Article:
In the latest of an obsessive series of editorials vilifying Department of Education official Kevin Jennings, The Washington Times again advanced discredited attacks to assert that Jennings is "unfit to serve as a senior presidential appointee". The editorial falsely claimed that Jennings encouraged a sexual relationship between a student and adult, attempted to tie Jennings to the North American Man-Boy Love Association (NAMBLA), and falsely suggested that Jennings supported a controversial workshop at a 2000 event sponsored by the group he founded, the Gay, Lesbian and Straight Education Network (GLSEN).
Wash. Times ignored Jennings' own criticism of 2000 conference session
Wash. Times: "shocking new revelations" that GLSEN conference sessions taught "children how to engage in sex." In a December 9 editorial, The Washington Times stated that there were "shocking new revelations" about Jennings, repeating claims made by Gateway Pundit, Fox Nation, and Big Government that a 2000 GLSEN conference session discussed graphic sexual acts with students and that the conference itself "appear[ed] to have had less to do with promoting tolerance and more to do with teaching children how to engage in sex."
Controversial session reportedly led by Massachusetts Education officials, who were fired or resigned. The Times editorial stated that the conference "was sponsored by Mr. Jennings' organization," but ignored that the controversial session itself -- one of "over 50 sessions" at the conference, according to Jennings -- was run "by two [Massachusetts] Department of Education AIDS-HIV education specialists and a consultant to the department," as reported in a May 18, 2000, Boston Herald article retrieved from the Nexis database. According to a May 20, 2000, Boston Herald article, of the three state Department of Education employees or contractors who led the seminar, one was fired, one resigned, and one had his contract canceled as a result of the discussion.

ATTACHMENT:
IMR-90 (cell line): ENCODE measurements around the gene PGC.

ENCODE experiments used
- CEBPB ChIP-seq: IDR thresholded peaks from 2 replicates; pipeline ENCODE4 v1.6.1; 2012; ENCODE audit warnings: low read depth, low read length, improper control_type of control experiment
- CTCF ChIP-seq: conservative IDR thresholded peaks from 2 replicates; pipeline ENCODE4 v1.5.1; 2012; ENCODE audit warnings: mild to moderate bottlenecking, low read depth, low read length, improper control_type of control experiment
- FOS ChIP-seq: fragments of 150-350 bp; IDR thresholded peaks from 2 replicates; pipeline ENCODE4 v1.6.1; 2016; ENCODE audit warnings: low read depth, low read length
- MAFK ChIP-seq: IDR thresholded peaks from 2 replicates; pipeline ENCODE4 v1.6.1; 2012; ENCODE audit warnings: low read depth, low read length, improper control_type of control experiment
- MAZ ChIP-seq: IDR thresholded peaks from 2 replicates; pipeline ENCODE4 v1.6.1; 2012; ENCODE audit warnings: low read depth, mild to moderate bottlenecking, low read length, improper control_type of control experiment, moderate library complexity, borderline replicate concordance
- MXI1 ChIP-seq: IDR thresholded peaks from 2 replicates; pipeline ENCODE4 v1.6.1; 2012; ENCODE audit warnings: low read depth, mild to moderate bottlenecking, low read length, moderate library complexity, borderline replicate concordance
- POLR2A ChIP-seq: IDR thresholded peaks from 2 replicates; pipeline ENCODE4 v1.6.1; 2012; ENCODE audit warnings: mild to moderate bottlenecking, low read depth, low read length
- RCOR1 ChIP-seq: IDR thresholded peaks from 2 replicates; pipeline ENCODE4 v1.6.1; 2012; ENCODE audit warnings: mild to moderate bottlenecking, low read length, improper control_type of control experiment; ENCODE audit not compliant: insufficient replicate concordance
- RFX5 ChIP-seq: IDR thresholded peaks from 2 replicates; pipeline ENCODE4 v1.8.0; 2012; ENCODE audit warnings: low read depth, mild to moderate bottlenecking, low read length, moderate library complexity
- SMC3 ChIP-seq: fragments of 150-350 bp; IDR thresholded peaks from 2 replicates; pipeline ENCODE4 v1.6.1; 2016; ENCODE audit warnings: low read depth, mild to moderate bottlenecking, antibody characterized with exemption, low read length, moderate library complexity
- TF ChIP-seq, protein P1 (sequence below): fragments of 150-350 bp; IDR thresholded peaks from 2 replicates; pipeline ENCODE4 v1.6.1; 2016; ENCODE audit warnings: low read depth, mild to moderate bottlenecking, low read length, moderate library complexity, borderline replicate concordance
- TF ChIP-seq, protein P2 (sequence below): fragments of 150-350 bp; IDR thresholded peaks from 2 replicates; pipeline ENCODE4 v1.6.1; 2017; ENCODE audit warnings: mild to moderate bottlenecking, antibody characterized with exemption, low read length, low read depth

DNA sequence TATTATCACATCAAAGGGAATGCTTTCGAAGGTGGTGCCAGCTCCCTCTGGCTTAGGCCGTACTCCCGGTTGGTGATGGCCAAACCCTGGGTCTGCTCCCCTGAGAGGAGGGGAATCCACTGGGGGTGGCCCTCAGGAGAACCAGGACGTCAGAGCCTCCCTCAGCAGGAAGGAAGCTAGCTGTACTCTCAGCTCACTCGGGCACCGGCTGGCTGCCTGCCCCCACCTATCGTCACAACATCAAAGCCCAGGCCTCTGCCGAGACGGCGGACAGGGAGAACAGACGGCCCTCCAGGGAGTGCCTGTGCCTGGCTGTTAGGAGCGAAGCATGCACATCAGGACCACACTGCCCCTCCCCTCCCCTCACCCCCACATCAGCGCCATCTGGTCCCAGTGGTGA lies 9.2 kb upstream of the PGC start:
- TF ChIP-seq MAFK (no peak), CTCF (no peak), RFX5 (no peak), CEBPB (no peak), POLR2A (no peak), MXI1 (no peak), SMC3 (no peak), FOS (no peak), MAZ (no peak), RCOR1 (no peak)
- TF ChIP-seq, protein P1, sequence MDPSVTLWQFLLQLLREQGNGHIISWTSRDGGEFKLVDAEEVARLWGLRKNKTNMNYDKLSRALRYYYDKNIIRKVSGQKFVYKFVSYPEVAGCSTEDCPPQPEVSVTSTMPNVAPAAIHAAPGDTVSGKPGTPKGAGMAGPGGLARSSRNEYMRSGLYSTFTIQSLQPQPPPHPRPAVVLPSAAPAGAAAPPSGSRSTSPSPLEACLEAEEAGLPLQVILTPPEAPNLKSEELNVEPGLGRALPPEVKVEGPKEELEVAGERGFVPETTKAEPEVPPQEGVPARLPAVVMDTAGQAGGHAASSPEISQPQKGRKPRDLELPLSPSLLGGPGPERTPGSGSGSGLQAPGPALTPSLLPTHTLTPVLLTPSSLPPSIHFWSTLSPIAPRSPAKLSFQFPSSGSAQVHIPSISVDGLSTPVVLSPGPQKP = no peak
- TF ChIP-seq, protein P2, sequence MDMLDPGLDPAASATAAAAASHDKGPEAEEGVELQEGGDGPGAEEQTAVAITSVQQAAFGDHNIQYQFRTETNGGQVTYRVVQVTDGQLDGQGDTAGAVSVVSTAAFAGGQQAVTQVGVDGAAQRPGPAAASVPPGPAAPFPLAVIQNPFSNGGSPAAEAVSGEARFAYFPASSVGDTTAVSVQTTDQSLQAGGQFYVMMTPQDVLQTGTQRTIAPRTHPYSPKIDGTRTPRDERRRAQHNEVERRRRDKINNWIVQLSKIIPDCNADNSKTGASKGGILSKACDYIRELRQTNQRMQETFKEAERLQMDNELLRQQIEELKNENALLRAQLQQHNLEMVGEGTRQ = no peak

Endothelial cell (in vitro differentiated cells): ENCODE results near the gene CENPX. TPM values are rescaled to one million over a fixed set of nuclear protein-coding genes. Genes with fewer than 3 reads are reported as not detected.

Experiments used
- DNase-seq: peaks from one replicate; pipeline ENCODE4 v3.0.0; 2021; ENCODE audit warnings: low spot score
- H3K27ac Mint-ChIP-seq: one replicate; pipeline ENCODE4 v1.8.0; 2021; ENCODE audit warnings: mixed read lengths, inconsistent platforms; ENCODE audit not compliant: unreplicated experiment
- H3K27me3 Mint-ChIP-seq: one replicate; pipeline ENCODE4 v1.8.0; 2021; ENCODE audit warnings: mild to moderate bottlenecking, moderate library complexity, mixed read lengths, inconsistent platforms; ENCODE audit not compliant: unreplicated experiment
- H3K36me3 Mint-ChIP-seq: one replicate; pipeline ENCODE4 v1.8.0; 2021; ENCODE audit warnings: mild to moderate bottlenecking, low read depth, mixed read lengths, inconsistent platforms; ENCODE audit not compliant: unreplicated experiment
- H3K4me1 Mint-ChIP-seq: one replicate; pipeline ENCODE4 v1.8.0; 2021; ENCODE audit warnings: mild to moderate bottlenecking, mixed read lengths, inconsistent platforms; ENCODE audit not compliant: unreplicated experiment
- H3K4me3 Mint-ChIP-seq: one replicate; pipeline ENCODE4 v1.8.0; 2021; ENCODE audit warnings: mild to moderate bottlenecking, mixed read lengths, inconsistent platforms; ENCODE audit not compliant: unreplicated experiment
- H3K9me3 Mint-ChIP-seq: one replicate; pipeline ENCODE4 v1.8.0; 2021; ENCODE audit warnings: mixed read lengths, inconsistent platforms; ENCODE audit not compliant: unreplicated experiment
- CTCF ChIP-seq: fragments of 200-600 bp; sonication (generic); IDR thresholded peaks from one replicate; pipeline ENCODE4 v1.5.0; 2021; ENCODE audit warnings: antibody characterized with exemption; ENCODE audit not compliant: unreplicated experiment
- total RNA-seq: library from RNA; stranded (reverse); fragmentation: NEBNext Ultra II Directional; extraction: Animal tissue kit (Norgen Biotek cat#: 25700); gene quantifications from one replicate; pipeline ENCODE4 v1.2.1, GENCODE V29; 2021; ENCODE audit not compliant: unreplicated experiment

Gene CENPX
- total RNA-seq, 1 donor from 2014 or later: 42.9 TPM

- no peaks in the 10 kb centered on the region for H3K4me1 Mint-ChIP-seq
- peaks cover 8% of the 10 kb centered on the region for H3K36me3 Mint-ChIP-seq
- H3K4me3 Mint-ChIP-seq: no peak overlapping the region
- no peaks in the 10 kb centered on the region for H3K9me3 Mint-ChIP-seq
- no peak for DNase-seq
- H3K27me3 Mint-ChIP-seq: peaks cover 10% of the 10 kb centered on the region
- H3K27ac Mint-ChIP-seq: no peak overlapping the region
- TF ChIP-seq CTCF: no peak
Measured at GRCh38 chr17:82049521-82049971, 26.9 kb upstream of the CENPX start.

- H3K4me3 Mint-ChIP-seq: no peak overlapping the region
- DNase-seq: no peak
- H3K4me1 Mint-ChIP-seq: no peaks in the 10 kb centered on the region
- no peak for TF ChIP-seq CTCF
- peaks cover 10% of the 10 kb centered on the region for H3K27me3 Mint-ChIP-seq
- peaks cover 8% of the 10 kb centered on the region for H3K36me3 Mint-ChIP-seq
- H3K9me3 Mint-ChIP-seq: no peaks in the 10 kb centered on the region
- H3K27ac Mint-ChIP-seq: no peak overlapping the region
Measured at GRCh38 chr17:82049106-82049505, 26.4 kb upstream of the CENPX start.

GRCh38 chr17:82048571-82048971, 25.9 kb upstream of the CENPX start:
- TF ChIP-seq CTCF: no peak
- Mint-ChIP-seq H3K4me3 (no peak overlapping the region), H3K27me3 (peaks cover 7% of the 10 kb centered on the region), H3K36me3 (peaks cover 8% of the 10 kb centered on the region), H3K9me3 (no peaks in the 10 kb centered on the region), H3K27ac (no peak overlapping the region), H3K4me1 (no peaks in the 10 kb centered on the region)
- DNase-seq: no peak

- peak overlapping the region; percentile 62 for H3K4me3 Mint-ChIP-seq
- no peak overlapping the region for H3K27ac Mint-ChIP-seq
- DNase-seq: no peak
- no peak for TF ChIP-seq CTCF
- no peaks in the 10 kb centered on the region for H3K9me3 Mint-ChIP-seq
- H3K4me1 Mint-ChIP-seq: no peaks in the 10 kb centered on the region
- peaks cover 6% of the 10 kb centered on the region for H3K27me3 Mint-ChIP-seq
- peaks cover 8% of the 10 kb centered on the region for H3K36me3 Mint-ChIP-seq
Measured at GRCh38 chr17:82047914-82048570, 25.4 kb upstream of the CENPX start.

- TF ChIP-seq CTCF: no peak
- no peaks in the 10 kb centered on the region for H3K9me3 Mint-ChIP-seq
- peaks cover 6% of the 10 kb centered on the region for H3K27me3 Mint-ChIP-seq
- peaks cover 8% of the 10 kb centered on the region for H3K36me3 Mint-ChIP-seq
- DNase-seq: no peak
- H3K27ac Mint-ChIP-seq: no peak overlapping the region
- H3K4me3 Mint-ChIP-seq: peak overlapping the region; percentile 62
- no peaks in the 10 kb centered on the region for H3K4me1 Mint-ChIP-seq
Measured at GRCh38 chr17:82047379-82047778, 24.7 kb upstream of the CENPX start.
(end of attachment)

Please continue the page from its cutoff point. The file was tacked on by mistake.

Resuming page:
Jennings "surprised and troubled" by accounts of the session. The May 18 Herald article reported that GLSEN "agreed yesterday that three workshop leaders crossed a line with raunchy content directed at students as young as 14 years old." In the article, Jennings, who was the executive director of GLSEN at the time, was quoted saying, "We need to make our expectations and guidelines to outside facilitators much more clear because we are surprised and troubled by some of the accounts we've heard." From the Herald:
"Like the Parents Rights Coalition and the Department of Education, GLSEN is also troubled by some of the content that came up during this workshop," said Kevin Jennings, national executive director of the Gay, Lesbian and Straight Education Network.
He said people who run workshops in the future will get clearer guidelines, though Jennings said the network's annual conference at Tufts University should not be judged on the 30-student seminar "What They Didn't Tell You About Queer Sex and Sexuality in Health Class."
"We need to make our expectations and guidelines to outside facilitators much more clear," said Jennings. "Because we are surprised and troubled by some of the accounts we've heard." [Boston Herald, 5/18/2000]
Jennings expressed "concerns" about workshop discussion. In a May 18, 2000, Boston Globe article (from Nexis), Jennings criticized the contents of the tape, saying that "from what I've heard, I have concerns as well" and that sex-education programs "need to be delivered in an age appropriate and sensitive manner." He also said that his organization was being unfairly criticized by the Parents Rights Coalition, which had attended the workshop and taped it. According to Jennings: "[T]he people who have the tape know what our mission is, they know that our work is about preventing harassment and they know that session was not the totality of what was offered at a conference with over 50 sessions. Our mission is being misrepresented."
Wash. Times again falsely suggested Jennings "encourage[d]" student's relationship with an older man